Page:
The complete contrast to the already established fashion system,

The concept of destruction in fashion is something that has been asource of inspiration for two of the world’s most influential Japaneseavant-garde (anti-fashion) fashion designers, Yohji Yamamoto and Rei Kawakubofor Comme des Garçons. Both of whom have been raised in post-war Japan. Thisessay will examine the origin of this destructive, imperfect aesthetic. I willbe looking at how the impact of the bombing of Hiroshima and Nagasaki of 1945,and the bombing of Tokyo have deeply affected the works of Yohji Yamamoto andRei Kawakubo from 1981 to present day. This essay will examine the importanceof the Japanese wabi-sabi aesthetic, and will argue that it is evident inalmost all of their works.

  Anti-fashion in fashion emerged in the early years of 1980’s andsince then has continued to inspire a whole generation of designers andartists. Anti-fashion was a complete contrast to the already established fashionsystem, it was – dark, violent, conceptual and involved. This new fashion wasinspired by the current political and cultural situations of the era. Themovement was baptized ‘anti-fashion’ because it annihilated the glamorousaspect that has triumphed up until then. This veritable aesthetic manifestothat shocked and provoked fashion up with its deconstruction, asymmetry,disproportion, recycling and performance, made a permanently lasting mark onthe style of the end of the 20th-century. The pioneers of thisanti-fashion avant-garde movement were two Japanese designers Yohji Yamamotoand Rei Kawakubo, who have arrived at the same time to Paris in the beginningof 1980’s taking a complete opposite direction to the style of designers likeMugler and Montana. Yohji and Rei advocated a very radical style, which initiallyprovoked the fashion industry and caused a revolution. Rei Kawakubo and YohjiYamamoto are designers who simply do not follow the trend.

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People wear theirclothes to “make a statement” (Baudot, 1997) explained Yohji Yamamoto. Fortheir work is not the opulence of the Haute Couture nor the shinny, sexy andtight prèt-à-porter. The work of Yamamoto and Kawakubo is deeply rooted in hischoice of neutral vocabulary and their adoption of a simplified palette.  Yohji Yamamoto was bornin Tokyo on October the 3rd 1943 right in the middle of the SecondWorld War. Two years later on the night of the 9th of March 1945,Yamamoto survived the Bombing of Tokyo. Operation called ‘Meetinghouse’ whichis regarded as the single most “deadliest air raid in history ” (Reichhardt, 2015) with an estimated one hundredthousand civilian death. (Figure 1)  Theearly memories of his childhood was seeing a “world in reconstruction, peopledby grieving silhouettes clothed in black” (Yamamoto, Yamamoto & Yohji, 2014) an experiencewhich has marked Yamamoto’s design aesthetic.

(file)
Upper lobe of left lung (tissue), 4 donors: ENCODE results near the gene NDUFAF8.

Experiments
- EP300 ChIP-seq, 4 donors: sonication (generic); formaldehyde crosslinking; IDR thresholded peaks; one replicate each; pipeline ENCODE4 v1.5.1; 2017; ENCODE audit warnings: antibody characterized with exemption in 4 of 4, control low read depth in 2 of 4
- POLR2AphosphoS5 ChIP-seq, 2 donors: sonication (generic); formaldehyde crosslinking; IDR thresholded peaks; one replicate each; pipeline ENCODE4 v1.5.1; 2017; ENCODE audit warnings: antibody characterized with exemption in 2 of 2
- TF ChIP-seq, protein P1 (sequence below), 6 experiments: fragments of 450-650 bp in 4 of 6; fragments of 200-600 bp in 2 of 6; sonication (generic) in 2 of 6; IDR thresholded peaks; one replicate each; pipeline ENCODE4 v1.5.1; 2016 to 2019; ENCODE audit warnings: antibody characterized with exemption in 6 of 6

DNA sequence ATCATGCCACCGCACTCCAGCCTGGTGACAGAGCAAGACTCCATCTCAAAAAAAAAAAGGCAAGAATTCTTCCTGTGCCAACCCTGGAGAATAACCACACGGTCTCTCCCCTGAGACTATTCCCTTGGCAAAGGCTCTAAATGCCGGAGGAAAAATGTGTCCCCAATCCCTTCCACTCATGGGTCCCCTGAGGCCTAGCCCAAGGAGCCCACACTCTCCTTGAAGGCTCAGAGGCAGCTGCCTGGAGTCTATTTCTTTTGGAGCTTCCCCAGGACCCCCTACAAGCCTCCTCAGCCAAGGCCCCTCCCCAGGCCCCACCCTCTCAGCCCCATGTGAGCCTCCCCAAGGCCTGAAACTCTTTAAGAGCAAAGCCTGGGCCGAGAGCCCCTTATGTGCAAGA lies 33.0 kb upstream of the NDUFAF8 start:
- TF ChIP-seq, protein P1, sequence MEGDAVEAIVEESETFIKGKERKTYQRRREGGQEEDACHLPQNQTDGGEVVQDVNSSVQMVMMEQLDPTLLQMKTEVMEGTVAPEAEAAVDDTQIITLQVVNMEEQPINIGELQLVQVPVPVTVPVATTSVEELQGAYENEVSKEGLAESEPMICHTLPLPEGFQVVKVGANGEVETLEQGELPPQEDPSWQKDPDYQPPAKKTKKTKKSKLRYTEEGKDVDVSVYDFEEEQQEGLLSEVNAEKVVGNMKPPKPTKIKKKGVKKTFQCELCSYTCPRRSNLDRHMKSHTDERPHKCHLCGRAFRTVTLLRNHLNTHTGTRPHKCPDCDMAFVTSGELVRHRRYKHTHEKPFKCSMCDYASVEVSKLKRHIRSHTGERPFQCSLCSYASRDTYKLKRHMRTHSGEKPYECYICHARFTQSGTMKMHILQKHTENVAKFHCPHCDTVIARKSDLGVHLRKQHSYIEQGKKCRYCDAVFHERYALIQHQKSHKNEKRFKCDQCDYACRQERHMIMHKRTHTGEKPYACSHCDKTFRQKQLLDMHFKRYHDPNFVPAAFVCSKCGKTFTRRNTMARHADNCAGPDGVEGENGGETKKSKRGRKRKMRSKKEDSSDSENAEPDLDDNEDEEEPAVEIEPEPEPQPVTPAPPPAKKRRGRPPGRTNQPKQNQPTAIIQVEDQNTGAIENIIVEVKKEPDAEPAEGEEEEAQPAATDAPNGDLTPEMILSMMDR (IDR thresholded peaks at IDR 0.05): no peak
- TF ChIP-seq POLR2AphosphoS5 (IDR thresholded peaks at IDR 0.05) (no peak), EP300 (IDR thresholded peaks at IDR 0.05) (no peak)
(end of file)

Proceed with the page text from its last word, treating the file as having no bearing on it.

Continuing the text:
Yamamoto has lost his father atthe age of two and was the only son of a war widow. In a conversation withYohji Yamamoto for SHOWstudio, Yamamoto talks about how that affected his viewon society, “I was naturally pushed to look at society through my mother. Itmeans I looked at society through women.” (Yamamoto, In Conversation with Yohji Yamamoto, 2011)  Yamamoto’s mother as Yohji recalls wore”nothing but black mourning clothes and I would watch as the hem of her skirtfluttered.” (Yamamoto, 2014, p. 30) it could beargued that his grieving mother was the first who “awakened him to sobriety” (Yamamoto, 2014, p. 37) and the womanwho most influenced his aesthetic.

 Similarto that of Yamamoto, Rei Kawakubo born on October the 11th 1942 inTokyo Japan has a lot of things in common with Yamamoto. Both designers areproducts of post-war Japan and grew up in a country during its economic depression.During their upbringing Japan was regarded as one of the “poorest countries inAsia” (English, 2011) a time in Japan’s history, whichis referred to as ‘kuraitani’ also known as the valley of darkness. It isduring these years that the Japanese have been rebuilding their homes, citiesand their culture after the catastrophic destruction of war. These events havehad a lasting impact on the works of Rei Kawakubo. These tragic events offeredthe two designers a unique opportunity to make most of the situation, inenabled Japan to look at the outside world “in a more objective terms” (English, 2011) and make its own unique creativecontribution, and in doing so they claimed their own identity.